The number of juveniles arrested on drug offenses in Henry County and Martinsville generally declined from 2016 to 2018 while Virginia’s numbers were rising.
“Crime in Virginia,” a report compiled by the Uniform Crime Reporting Section Department of Virginia State Police, showed that Henry County Martinsville had only one drug-related juvenile arrest in 2018.
That continued a downward trend that showed Henry County with two juvenile drug-related arrests in 2016, five in 2017 and none in 2018. Martinsville had nine in 2016, none in 2017 and one in 2018.
Virginia had 2,087 juvenile drug-related arrests in 2016, 2,373 in 2017 and 2,184 in 2018. That’s a 4% increase from 2016 to 2018.
That also has gone against a trend when compared to data from the Federal Bureau of Investigation’s “2017 Crime in the United States.” That report showed that, from 2008 to 2017, the number of juveniles arrested for drug abuse violations declined by 42.7%, from 112,037 in 2008 to 64,203 in 2017.
“Although our numbers decreased while the state increased, we hope that our community policing efforts, our cooperation with Juvenile Intake and Probation [curfew checks], and the good work that our school resource officers are doing within the school system [ours and the city sheriff’s] are having an impact on our young citizens to make good positive choices,” Martinsville Police Chief Eddie Cassady wrote in an email.
“I would be [remiss] if we did not also recognize the efforts of Drug Free M-HC and Piedmont Community Services. We further must recognize that these numbers can change at any given time.
“It is a complete community effort to reduce drug addiction and drug use in any community.”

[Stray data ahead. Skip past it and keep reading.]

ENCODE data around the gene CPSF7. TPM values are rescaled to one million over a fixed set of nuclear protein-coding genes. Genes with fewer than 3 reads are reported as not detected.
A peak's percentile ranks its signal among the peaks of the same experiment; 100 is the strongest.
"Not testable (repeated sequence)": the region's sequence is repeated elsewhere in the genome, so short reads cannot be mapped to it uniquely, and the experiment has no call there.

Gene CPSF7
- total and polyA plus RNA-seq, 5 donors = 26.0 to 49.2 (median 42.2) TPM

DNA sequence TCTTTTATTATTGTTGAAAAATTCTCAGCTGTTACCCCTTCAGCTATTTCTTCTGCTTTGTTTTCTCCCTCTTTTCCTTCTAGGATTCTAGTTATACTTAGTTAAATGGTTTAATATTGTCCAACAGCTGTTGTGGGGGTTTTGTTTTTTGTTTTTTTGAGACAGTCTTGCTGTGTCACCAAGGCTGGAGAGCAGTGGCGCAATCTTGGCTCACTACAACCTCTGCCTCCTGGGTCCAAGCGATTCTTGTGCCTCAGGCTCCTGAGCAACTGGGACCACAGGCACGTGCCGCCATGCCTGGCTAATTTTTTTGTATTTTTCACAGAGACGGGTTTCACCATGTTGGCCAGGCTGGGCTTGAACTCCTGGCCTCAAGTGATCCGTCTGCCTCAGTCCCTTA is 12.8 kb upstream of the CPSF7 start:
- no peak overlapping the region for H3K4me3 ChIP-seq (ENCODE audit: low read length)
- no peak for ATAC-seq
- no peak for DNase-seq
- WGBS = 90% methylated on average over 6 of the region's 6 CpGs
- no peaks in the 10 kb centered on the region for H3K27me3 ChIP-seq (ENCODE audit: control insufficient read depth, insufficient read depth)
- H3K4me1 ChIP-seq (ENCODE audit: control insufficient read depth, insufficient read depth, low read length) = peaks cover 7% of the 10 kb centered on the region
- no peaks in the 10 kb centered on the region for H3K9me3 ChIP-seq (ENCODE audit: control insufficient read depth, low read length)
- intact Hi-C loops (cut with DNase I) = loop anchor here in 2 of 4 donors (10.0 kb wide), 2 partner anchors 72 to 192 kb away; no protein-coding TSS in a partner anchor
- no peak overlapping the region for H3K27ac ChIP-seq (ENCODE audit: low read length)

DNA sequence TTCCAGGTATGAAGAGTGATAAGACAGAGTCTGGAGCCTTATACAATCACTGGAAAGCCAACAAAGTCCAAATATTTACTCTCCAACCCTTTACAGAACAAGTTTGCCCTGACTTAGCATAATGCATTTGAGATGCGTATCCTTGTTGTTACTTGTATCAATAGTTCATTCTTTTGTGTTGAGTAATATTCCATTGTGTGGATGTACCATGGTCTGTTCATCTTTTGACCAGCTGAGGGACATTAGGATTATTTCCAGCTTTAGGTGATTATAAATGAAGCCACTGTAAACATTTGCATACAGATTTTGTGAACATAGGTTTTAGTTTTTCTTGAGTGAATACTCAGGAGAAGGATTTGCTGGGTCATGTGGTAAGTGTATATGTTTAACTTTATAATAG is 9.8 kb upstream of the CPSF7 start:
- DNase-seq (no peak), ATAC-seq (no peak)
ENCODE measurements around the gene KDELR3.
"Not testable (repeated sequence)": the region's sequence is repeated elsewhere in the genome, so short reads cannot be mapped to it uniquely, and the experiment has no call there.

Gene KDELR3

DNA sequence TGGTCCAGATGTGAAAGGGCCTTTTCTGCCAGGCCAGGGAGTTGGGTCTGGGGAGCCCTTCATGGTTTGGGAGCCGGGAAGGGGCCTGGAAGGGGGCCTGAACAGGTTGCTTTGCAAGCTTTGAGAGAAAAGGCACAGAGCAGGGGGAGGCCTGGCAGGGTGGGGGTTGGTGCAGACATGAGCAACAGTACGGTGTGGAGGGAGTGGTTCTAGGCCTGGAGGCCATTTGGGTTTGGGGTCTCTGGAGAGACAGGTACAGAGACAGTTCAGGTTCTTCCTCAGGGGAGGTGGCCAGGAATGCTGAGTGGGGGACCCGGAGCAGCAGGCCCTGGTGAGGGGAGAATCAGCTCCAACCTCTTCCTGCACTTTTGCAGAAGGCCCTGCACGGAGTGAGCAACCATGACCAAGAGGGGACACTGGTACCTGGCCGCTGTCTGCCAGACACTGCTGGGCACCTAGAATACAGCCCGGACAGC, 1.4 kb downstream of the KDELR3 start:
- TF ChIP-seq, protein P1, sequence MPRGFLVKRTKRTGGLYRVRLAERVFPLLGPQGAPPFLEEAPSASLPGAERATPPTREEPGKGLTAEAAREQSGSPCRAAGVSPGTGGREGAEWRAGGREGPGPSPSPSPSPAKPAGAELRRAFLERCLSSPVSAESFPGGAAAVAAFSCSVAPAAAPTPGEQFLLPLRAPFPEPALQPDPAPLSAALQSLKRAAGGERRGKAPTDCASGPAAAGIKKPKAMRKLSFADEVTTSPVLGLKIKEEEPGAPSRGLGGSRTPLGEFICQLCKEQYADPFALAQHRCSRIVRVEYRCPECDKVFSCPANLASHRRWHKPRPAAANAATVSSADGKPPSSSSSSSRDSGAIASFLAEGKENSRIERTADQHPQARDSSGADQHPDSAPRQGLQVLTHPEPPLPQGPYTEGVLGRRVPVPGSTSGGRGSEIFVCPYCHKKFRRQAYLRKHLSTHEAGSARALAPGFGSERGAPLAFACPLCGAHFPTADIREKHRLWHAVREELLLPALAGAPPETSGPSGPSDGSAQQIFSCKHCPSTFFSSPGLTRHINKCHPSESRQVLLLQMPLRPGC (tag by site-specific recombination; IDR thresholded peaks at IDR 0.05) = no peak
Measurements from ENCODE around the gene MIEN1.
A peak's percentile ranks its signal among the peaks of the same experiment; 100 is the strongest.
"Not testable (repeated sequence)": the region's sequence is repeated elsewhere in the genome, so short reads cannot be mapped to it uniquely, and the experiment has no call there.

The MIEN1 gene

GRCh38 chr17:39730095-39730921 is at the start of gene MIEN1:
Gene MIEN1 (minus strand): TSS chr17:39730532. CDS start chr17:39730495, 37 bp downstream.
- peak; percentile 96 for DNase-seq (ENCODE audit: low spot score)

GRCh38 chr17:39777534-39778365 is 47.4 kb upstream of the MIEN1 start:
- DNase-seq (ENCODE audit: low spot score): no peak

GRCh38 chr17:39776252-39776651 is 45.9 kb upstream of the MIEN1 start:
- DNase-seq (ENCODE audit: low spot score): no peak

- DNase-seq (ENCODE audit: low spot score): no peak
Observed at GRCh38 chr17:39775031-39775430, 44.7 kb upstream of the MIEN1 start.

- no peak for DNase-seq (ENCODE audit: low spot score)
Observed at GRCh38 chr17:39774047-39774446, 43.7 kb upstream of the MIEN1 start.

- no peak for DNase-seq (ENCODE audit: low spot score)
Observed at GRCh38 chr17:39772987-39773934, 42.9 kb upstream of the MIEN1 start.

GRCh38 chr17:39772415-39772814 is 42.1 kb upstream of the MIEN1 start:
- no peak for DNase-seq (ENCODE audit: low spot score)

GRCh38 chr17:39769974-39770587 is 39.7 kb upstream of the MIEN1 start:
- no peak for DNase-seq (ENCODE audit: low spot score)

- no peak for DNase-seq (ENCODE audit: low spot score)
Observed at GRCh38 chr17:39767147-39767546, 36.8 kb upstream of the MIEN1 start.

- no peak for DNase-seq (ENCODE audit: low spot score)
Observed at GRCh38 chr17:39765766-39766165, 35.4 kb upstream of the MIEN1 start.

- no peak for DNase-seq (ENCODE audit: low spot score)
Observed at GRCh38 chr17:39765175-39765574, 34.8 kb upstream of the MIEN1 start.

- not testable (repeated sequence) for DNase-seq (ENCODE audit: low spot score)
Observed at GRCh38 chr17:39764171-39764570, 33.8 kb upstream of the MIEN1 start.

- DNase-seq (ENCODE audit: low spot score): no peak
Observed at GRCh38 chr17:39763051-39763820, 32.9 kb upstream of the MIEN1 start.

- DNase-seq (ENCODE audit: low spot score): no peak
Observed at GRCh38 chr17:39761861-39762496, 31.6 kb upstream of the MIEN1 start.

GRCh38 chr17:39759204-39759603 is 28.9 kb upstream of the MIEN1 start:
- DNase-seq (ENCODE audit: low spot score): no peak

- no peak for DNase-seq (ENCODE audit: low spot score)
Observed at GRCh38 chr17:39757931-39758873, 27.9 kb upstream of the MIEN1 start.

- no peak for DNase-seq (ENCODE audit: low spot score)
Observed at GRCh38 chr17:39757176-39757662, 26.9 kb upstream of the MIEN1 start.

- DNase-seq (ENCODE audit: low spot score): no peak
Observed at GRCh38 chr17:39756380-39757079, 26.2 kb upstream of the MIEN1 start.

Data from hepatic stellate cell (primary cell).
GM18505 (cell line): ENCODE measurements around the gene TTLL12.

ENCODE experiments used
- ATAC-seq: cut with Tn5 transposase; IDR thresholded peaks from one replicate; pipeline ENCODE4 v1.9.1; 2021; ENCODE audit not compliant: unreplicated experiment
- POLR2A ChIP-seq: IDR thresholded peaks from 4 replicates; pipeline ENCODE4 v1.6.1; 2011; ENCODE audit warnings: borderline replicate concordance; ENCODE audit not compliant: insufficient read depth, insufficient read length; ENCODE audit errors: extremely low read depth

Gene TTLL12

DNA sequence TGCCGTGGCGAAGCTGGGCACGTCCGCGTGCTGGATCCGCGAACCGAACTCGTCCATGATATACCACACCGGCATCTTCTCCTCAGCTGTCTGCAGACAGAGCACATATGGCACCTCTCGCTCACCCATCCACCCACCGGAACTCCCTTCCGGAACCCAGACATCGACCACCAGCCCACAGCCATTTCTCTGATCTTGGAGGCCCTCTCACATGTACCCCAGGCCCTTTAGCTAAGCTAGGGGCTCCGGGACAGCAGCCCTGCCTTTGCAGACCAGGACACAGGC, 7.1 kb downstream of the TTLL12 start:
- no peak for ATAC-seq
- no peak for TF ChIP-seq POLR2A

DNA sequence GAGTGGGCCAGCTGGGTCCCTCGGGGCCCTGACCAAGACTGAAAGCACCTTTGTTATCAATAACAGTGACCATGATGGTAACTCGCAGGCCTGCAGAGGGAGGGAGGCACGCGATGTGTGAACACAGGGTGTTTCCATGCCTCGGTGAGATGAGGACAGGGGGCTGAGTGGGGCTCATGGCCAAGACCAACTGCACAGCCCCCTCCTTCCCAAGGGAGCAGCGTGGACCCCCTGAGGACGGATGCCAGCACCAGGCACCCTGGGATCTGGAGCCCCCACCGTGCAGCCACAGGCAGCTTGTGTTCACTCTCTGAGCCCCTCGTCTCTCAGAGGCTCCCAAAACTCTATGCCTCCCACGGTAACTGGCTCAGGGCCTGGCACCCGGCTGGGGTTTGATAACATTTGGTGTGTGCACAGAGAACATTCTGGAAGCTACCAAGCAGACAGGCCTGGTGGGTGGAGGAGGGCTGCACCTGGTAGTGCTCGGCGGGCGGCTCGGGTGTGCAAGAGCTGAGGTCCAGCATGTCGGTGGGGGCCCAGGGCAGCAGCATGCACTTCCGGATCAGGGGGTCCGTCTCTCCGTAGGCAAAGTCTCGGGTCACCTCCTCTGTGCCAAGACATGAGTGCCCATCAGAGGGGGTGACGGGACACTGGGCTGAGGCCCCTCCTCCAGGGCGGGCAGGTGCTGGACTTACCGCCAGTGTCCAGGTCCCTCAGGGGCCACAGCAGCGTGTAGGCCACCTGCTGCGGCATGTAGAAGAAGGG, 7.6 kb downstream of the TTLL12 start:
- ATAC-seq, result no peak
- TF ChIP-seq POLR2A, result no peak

Henry County Sheriff Lane Perry did not respond immediately to a request for comment.
The Virginia Department of Juvenile Justice also has seen a decline in the percentage of drug-related intake cases to total intake cases in Martinsville from 2015 to 2018, though the actual number of drug-related intake cases has been up and down.
An intake case is when a court considers whether a child should be put into the system for drug-related issues.
Henry County’s numbers have been up and down. Keep in mind, though, the number of juveniles in these cases is small.
Jessica Schneider, research manager for the Department of Juvenile Justice, explained the difference between juvenile arrests by law enforcement and in-take cases.
“Our data will likely be similar to but not the same as arrest data because we track intakes instead of arrests,” she said in an email. “An intake complaint is a request for the processing of a petition to initiate a matter that is alleged to fall within the jurisdiction and venue of a particular juvenile and domestic relations district court.
“An intake officer at the CSU [court service unit] decides whether the complaint will result in no action, diversion or the filing of a petition initiating formal court action.
“The request processing a petition may come from parents, agency representatives, law enforcement personnel, or any other individual. Multiple intake complaints may be included in one intake case [similar to multiple charges being included in one arrest].”
Data that Schneider provided showed that Martinsville had four drug-related intake cases in 2015, seven in 2016, nine in 2017 and seven in 2018. Looking at those numbers as a percentage of all in-take cases, 5.8% were drug-related in 2015, 4.9% in 2016, 4.8% in 2017 and 3.1% in 2018.
Henry County had three drug-related intake cases in 2015, nine in 2016 11 in 2017 and eight in 2018. That means 2.5% of the intake cases were drug-related in 2015, 4.1% in 2016, 3.7% in 2017 and 3.4% in 2018.
Bonnie Favero, prevention manager for Piedmont Community Services, said that parents should monitor their children’s behavior and educate themselves about new trends as far as substances are concerned, letting their children know they disapprove of substance use of any kind.
“Parents should know their children’s friends and make sure they are being supervised,” Favero said.
“Juuling is an example of a trend that has many young people using nicotine for the first time. Parents need to know what the drug paraphernalia look like, where it can be hidden and what it can do their youth’s brains. We provide a program called ‘Hidden In Plain Sight,’ which educates parents about these issues.”
Juuling refers to electronic cigarettes, which allows addictive and poisonous vapors to be inhaled through an electronic device. Use of e-cigarettes have skyrocketed among teens, leading several states to raise age limits to purchase them.
Paul Collins is a reporter for the Martinsville Bulletin. Contact him at 276-638-8801, ext. 236.